NJSPBA President Pat Colligan, Vernon Township Local 285 State Delegate Keith Curry and I participated in a National Association of Police Organizations (NAPO) conference in Florida recently. As many already know, NAPO is a coalition of police unions and associations from across the U.S. that advocates and advances the interests of law enforcement throughout our nation. The organization represents more than 1,000 police units and associations, and more than 241,000 sworn law enforcement officers.
Law enforcement is increasingly under attack, and it’s not just in New Jersey. The activity in Washington, DC continues to shine a spotlight on the rights and interests of law enforcement officers. NAPO stays abreast of these issues from federal funding of state law enforcement and anti-terrorism efforts to federal policy on employee health, pensions and other benefits and other issues that impact public safety. NAPO works to influence the issues important to all of us and our families.
As our profession comes under continual political attack, it is good to hear and see NAPO interact with important elected and appointed officials, including representatives and senators from across the country. Republican Senator Marco Rubio of Florida, as one example, was a welcome attendee to the NAPO conference. It was refreshing to hear a key senator speak about his support and appreciation for law enforcement. Collectively, we continue to develop good relationships to protect our livelihoods through legislative engagement. While NAPO and law enforcement officers do not win every battle, persistence and consistent messaging when dealing with elected and appointed officials from all levels of government are important tools in the ongoing efforts.
When we look at our lobbying efforts in New Jersey, the NJSPBA doesn’t always win every battle at the outset. But we always continue the fight. We don’t have to think back far to recall our experience with former Governor Chris Christie. Christie proved time and again he would say and do whatever he felt necessary to claw his way to the next political position. In fact, and it probably doesn’t need reminding, in his first campaign for governor, he sent a letter to rank-and-file officers throughout New Jersey promising that he would never harm our pensions. Christie called pensions “a sacred trust,” further saying that “nothing will change for the pensions of current officers, future officers or retirees in a Christie administration.” That was a lie: Two years later Christie signed Chapter 78 into law. But we fought for every inch during his eight years in office, never giving ground.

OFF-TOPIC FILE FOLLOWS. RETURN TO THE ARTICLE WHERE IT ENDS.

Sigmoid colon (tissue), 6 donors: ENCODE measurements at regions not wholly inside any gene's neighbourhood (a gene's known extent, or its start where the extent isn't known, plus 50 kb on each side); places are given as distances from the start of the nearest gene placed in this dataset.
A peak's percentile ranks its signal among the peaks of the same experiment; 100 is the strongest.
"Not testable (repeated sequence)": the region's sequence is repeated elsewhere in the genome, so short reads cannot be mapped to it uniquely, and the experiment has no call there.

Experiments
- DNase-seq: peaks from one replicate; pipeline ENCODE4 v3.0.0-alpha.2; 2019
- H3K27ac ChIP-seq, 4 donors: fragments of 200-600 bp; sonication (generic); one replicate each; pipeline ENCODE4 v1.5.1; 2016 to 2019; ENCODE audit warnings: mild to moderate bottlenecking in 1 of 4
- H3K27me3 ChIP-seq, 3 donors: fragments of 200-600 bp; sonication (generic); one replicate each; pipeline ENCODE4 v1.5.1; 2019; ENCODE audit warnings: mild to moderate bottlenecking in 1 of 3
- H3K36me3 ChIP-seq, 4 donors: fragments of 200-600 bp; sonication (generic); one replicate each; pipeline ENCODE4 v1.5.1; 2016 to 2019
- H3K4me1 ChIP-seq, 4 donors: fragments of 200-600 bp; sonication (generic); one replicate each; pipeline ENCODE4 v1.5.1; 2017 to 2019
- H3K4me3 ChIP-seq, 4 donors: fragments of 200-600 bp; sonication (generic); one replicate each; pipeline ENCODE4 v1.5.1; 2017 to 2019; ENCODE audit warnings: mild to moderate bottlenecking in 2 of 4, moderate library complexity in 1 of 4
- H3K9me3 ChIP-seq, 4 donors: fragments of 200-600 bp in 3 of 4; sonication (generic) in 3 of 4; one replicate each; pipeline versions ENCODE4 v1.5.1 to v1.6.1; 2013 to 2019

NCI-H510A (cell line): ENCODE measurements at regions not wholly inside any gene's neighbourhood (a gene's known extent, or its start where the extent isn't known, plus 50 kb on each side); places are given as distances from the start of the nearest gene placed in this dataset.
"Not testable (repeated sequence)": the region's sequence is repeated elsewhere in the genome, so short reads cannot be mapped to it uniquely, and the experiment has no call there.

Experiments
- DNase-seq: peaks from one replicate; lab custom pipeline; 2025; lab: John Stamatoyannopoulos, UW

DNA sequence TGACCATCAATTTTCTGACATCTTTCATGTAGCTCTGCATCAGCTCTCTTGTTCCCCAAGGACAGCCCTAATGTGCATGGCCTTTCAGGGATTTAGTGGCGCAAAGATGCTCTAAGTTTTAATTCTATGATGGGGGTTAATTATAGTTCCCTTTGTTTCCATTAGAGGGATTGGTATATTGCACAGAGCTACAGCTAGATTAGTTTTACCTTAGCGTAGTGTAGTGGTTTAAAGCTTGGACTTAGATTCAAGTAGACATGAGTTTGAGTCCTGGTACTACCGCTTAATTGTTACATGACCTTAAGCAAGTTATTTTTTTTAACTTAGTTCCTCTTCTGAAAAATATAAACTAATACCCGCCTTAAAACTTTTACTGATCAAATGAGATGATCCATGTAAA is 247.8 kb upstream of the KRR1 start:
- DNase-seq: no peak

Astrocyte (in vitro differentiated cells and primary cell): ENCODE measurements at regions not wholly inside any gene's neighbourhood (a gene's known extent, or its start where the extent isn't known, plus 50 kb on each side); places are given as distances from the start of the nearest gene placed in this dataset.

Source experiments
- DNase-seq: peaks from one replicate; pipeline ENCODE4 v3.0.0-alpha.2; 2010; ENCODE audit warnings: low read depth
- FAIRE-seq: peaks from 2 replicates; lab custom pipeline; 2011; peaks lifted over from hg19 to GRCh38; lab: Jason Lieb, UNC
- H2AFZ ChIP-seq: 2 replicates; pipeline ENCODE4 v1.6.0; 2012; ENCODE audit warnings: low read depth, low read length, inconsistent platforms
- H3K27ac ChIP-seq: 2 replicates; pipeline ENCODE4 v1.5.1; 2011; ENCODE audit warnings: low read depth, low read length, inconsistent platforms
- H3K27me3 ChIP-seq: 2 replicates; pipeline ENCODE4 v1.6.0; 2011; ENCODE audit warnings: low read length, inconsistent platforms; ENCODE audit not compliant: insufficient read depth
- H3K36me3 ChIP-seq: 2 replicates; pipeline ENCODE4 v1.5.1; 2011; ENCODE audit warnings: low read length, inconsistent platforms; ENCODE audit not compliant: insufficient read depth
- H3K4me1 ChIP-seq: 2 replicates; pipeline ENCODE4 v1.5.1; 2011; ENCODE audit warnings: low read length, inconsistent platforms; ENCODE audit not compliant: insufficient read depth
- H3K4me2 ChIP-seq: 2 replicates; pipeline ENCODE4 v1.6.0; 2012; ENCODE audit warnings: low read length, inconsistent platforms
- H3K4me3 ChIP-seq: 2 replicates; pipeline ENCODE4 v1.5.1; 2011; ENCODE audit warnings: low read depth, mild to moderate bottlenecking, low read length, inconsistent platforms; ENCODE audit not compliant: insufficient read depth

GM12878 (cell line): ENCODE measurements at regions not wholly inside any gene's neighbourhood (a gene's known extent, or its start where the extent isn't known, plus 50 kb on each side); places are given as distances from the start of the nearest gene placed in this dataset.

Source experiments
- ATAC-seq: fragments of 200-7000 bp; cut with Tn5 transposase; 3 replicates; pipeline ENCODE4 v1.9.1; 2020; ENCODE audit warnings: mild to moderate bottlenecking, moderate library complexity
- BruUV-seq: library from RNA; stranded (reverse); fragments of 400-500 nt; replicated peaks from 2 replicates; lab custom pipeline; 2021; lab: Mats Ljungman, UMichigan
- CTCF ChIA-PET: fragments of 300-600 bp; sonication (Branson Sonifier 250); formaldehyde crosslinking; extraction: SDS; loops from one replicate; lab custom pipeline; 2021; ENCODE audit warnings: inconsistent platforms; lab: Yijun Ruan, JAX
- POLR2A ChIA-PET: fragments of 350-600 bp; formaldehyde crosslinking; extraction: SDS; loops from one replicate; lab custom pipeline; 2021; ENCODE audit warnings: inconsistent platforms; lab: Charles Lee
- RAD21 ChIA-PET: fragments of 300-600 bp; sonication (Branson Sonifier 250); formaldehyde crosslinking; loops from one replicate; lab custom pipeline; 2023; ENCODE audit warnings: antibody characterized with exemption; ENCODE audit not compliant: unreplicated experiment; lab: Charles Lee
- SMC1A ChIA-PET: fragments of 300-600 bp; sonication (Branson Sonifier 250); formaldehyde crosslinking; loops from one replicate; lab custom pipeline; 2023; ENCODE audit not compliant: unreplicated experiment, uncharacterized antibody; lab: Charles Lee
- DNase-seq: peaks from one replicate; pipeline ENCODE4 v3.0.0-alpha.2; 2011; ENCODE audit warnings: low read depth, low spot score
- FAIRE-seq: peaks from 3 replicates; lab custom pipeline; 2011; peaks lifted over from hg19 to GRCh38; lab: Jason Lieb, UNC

The NJSPBA’s continuing fight has resulted in some life-changing wins even during these difficult times across the country. We recently succeeded in changing the law to allow for 20-year retirements with the passing of 20-and-out legislation. And I cannot overemphasize the importance of taking control of the Police & Fire Retirement System (PFRS). During the eight years between 2009-2017, the NJSPBA had support in the legislature but never could get Christie to support our efforts. In fact, it was legislation that Christie refused to approve multiple times.
Taking control of our pensions is a significant event in our union’s history. The creation of a board of trustees and controlling investment decisions in our pension system will go a long way to assuring that funds will be there for us when we retire. It also further solidifies the retirement promises made to us when we made the career choice to become law enforcement officers will be kept.
So, as we head into full-on election season, we need to learn from our experience and continue to move the NJSPBA forward. Political promises are just meaningless words if not backed up by action. In other words, talk is cheap.
Enjoy the rest of summer. We have a lot of work ahead of us as we continue the fight to protect our profession and keep our membership safe. Always remember that the most important thing is to look out for each other and return home to our families after each shift.